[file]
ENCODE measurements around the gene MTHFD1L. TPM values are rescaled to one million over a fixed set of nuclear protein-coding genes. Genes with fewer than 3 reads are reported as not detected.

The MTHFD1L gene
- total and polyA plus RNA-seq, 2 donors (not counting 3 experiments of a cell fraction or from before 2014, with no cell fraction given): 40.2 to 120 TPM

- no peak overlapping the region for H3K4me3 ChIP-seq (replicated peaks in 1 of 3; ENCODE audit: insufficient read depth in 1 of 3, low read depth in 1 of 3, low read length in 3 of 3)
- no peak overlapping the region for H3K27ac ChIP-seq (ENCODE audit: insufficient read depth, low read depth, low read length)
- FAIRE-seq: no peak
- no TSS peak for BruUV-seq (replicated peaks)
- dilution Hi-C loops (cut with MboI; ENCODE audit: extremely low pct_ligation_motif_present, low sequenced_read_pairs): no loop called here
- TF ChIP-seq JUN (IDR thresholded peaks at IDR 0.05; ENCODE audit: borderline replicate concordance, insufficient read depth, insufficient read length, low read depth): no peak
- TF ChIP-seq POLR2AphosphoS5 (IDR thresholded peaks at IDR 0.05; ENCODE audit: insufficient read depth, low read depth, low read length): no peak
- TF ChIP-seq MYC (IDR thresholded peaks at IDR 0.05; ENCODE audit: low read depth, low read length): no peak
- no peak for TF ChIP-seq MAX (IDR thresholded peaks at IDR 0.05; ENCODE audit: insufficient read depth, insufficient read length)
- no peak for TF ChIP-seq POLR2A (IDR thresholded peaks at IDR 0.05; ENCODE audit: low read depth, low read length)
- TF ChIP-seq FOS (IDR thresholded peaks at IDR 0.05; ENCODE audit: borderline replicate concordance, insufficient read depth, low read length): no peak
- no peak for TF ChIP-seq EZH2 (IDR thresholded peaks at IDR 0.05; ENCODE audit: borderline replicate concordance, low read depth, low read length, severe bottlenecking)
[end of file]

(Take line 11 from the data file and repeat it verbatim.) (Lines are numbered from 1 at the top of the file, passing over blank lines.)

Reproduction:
- TF ChIP-seq MYC (IDR thresholded peaks at IDR 0.05; ENCODE audit: low read depth, low read length): no peak